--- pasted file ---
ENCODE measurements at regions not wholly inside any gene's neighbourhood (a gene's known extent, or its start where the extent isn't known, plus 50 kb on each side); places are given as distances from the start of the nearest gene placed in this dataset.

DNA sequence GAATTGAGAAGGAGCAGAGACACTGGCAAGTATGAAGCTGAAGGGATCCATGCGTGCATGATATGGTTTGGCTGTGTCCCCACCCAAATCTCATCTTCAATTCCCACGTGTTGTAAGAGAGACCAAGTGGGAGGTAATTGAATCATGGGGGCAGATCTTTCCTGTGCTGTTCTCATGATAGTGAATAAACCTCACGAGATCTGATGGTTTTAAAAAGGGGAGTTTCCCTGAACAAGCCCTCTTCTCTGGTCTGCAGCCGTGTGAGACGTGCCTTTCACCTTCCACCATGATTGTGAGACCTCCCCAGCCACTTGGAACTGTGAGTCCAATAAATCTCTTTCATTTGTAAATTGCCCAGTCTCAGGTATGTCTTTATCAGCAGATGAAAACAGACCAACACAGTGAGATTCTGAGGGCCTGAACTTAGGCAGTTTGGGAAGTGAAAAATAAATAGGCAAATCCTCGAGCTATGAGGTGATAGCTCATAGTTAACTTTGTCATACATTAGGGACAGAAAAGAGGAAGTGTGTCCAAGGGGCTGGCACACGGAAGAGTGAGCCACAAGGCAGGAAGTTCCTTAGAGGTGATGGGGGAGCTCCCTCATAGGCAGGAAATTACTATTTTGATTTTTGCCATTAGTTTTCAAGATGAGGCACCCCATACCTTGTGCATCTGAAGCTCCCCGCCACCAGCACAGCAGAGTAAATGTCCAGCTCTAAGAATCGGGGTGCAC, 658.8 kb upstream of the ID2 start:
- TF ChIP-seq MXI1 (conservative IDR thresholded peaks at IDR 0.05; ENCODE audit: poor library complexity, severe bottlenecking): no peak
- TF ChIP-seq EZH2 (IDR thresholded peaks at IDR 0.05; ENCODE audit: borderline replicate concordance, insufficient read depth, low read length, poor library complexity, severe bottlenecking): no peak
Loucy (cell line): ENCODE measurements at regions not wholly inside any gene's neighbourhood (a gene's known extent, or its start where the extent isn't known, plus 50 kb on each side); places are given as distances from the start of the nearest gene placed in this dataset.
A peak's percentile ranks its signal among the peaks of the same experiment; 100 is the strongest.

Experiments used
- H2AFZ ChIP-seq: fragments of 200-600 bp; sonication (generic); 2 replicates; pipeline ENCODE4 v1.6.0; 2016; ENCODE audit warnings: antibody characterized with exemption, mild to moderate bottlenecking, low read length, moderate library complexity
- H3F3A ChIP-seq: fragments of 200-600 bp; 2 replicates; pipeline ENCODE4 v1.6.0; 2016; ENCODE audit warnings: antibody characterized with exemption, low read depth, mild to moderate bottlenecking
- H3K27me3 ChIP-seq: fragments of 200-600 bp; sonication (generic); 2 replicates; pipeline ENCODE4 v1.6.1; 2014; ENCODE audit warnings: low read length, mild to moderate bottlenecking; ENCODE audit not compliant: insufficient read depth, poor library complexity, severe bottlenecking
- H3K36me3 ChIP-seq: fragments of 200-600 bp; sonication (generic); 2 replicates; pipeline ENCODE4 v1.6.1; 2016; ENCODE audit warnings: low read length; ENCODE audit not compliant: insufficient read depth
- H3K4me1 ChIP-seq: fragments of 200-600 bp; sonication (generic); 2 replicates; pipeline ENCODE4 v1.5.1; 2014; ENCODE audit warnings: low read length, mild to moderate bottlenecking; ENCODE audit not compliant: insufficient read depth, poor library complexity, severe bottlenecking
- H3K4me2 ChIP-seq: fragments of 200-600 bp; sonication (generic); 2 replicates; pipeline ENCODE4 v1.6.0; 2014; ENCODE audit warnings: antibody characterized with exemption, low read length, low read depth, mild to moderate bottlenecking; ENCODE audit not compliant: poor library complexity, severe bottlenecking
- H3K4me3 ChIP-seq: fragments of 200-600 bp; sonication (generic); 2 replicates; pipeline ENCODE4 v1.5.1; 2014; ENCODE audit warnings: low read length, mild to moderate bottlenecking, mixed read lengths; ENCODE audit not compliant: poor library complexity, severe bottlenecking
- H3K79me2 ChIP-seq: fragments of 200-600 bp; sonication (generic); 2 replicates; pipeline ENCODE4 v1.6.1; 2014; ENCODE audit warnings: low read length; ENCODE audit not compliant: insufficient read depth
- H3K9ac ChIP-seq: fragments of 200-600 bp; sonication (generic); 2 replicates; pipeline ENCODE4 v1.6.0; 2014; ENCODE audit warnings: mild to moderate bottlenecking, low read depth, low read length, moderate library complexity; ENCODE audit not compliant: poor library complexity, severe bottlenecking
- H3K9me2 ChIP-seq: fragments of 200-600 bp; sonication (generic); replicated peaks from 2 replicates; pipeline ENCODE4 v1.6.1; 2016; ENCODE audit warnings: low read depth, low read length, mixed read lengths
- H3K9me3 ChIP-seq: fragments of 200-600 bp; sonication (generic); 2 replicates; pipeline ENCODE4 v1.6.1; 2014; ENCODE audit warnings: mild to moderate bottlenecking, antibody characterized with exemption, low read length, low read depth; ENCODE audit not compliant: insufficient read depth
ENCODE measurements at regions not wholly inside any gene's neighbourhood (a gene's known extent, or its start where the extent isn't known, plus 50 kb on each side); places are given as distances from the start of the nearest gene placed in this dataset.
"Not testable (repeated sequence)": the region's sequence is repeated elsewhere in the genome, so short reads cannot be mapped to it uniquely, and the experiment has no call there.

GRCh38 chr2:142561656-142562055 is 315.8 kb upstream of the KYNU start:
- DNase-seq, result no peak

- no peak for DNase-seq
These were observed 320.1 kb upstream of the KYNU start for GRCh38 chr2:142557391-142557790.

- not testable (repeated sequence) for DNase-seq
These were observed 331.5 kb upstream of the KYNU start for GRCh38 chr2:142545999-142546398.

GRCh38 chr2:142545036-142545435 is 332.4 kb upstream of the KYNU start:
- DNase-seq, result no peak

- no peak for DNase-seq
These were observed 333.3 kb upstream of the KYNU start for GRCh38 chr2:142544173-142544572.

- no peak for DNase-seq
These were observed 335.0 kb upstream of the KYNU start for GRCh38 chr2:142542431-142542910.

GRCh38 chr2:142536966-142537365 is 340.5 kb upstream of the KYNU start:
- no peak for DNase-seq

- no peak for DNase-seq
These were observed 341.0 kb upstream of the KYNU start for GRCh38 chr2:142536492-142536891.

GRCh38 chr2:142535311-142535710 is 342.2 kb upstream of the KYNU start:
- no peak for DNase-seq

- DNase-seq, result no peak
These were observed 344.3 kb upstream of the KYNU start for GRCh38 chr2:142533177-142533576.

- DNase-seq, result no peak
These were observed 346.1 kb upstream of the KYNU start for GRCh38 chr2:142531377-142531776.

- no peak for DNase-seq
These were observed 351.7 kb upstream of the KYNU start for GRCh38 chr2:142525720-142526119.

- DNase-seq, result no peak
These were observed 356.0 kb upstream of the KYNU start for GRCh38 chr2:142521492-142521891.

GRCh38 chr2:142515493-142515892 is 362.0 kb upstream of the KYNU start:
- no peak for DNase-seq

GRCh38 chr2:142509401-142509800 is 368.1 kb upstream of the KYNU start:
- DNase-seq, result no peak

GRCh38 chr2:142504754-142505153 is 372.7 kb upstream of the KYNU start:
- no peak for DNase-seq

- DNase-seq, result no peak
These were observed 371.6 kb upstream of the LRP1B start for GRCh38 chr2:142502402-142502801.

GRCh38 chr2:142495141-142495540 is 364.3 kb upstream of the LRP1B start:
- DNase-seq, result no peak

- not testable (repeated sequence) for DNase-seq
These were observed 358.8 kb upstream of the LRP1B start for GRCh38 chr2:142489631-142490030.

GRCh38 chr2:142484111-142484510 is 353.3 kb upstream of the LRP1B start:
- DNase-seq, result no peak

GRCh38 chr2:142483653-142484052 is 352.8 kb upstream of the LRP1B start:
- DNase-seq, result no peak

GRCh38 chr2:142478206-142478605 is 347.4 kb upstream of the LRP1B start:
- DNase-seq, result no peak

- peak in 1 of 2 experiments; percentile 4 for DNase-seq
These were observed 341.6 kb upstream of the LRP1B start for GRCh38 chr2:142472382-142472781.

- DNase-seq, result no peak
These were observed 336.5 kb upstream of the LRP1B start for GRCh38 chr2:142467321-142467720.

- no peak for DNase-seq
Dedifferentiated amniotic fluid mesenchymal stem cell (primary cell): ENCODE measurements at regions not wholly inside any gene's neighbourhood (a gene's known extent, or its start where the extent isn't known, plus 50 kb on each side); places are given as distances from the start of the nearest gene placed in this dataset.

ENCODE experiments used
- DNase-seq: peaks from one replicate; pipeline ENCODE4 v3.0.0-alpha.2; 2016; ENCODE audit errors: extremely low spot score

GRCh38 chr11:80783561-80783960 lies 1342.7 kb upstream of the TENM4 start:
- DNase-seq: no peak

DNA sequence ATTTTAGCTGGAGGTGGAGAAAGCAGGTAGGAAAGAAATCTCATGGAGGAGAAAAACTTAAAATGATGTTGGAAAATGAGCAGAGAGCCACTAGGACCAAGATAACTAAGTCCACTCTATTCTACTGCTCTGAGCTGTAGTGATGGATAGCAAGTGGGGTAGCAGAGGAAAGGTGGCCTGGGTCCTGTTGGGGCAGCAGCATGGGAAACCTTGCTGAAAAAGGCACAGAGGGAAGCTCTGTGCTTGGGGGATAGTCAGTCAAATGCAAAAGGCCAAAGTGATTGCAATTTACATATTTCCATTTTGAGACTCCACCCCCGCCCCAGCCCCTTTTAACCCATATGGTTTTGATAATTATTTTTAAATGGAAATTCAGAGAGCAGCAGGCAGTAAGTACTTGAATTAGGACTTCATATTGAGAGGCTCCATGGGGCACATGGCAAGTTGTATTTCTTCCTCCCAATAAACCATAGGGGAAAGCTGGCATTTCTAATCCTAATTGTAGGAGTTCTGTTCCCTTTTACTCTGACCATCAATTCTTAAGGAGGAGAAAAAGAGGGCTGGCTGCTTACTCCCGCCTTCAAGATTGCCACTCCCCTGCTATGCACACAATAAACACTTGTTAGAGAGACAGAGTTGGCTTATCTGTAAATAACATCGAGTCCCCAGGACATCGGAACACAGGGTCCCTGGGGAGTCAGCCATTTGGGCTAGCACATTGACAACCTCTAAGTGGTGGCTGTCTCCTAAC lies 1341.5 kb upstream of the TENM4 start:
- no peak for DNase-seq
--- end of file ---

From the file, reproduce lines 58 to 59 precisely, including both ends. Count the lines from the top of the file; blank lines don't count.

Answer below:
These were observed 358.8 kb upstream of the LRP1B start for GRCh38 chr2:142489631-142490030.

GRCh38 chr2:142484111-142484510 is 353.3 kb upstream of the LRP1B start: